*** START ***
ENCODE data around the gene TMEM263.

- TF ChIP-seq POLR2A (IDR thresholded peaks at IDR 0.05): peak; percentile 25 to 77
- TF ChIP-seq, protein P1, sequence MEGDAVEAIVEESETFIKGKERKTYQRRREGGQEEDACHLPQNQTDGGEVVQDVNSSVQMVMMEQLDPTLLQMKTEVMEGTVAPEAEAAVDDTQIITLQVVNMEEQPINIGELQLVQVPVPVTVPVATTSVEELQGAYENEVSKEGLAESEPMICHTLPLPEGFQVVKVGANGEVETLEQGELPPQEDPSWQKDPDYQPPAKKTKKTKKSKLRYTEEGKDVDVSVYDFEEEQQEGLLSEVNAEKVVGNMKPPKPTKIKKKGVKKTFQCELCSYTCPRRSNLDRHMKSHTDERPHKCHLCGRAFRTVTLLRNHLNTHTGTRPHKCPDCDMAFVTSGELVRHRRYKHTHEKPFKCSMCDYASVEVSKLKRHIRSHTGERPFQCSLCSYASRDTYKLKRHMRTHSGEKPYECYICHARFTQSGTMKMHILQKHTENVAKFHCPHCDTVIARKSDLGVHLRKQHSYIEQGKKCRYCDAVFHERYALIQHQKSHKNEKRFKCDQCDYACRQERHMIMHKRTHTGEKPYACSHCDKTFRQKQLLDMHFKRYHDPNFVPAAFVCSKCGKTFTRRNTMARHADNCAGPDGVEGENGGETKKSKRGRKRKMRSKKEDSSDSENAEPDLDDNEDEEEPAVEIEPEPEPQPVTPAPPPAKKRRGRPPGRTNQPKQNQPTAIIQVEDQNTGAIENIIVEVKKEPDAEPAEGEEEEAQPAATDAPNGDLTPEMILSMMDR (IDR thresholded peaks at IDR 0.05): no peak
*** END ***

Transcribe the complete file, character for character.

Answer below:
ENCODE data around the gene TMEM263.

- TF ChIP-seq POLR2A (IDR thresholded peaks at IDR 0.05): peak; percentile 25 to 77
- TF ChIP-seq, protein P1, sequence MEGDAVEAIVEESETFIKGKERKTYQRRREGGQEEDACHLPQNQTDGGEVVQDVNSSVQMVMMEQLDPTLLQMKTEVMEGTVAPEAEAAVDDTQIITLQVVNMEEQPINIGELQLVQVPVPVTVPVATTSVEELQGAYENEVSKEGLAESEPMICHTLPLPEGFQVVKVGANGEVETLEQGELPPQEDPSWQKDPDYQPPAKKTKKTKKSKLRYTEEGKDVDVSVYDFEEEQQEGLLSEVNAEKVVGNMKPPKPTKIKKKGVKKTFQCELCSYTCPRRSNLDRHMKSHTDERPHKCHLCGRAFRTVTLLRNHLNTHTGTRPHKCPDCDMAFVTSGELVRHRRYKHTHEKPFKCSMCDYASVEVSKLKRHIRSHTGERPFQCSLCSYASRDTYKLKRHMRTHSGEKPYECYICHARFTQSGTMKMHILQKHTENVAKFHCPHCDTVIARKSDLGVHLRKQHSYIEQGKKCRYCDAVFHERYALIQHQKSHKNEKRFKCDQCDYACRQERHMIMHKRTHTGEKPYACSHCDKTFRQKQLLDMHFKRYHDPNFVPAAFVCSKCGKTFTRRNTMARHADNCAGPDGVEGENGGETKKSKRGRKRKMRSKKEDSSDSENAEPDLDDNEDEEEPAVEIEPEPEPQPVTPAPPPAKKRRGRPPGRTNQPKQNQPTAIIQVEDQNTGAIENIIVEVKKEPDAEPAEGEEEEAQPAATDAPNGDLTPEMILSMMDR (IDR thresholded peaks at IDR 0.05): no peak